Tuesday, 13 November 2012

Ant Poison Paralyzes Prey from a Distance

Ant Poison Paralyzes Prey from a Distance

December 16, 2011
Ant Poison Paralyzes Prey From A Distance
Ant-nest invaders are in for a shock when they mess with the African ant species Crematogaster striatula. These ants have venom so potent that it kills termites. This deadly chemical can kill at a distance when a group of ants approach the termite with their backsides pointed at it.
It comes from the Dufour gland, located near the worker ants’ stingers. The chemicals will paralyze and kill termites and also attract other ants for reinforcements. The ants use the chemicals the same way to repel alien ants. This research could lead to some natural insecticides that would not harm us for once.
The research showed that this chemical was more deadly to the termites than to other ants. That may be due to exposure since invader ants normally run away. The termites however, more often than not, stand their ground. When cornered, the ants were able to poison the termites from a distance of 0.2-to-0.4 inches (5-to-10 millimeters). The thin skin of the termite is also a factor that makes them more sensitive to absorbing the poison.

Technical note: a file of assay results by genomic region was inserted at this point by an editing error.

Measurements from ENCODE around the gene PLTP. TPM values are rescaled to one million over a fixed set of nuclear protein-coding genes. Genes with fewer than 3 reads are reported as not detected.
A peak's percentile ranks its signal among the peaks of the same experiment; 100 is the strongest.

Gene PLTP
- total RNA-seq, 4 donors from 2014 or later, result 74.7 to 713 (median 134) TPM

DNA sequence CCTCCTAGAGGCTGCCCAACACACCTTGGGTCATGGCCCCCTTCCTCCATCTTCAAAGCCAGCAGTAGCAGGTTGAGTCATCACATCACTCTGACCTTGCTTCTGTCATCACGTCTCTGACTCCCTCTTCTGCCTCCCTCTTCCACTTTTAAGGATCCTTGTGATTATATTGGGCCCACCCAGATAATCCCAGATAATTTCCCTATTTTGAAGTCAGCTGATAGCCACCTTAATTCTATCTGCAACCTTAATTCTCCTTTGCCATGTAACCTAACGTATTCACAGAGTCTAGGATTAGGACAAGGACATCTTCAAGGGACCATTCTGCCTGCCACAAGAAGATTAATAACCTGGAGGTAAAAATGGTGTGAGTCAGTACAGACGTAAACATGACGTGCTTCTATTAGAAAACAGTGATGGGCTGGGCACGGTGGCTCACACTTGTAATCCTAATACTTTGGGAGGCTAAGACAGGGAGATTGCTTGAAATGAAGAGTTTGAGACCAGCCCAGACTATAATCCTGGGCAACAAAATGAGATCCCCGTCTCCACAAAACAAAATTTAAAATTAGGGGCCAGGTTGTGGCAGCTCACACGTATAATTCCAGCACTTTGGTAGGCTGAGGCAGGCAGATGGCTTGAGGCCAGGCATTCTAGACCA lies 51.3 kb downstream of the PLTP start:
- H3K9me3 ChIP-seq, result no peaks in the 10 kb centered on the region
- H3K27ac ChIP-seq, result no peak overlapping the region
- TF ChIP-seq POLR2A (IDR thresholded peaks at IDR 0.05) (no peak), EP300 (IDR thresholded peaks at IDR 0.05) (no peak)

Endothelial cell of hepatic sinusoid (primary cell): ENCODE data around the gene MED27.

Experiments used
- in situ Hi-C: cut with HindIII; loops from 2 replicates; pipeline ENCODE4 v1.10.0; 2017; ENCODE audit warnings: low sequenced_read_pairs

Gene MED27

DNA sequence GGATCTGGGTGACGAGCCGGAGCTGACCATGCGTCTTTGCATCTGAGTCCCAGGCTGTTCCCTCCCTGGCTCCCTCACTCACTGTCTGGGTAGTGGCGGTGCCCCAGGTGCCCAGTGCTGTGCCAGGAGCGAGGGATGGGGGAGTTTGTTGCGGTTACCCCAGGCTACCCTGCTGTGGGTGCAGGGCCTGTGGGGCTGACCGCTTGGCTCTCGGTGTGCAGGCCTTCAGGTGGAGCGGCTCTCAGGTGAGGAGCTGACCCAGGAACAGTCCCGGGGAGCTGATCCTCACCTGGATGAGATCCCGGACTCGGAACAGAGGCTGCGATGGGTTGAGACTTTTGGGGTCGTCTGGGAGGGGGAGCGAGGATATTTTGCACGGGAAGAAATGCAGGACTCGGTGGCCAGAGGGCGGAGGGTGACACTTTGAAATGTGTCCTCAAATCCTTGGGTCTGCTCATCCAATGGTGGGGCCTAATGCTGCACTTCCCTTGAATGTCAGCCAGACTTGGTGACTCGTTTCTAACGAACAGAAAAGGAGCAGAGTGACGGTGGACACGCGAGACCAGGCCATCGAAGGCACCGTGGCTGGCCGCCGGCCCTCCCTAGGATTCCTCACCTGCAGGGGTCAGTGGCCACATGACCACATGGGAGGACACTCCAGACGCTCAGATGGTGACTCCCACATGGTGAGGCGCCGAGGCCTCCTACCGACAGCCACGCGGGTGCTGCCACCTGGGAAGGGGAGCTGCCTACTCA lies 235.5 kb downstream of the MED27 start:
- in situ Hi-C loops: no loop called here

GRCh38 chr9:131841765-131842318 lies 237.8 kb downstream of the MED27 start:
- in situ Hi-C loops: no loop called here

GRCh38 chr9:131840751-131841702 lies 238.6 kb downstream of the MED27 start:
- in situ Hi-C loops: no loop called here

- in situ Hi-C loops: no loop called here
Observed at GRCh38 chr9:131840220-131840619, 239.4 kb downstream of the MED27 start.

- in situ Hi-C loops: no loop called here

In this study, an ant went up against a termite, shot its deadly chemical and emitted chemicals to call on nearby ants. The termite died within 10 minutes after being poisoned. One ant approached, watching for the termite’s leg movements to slow. When it did, all of the ants approached to bring it back to their nest.

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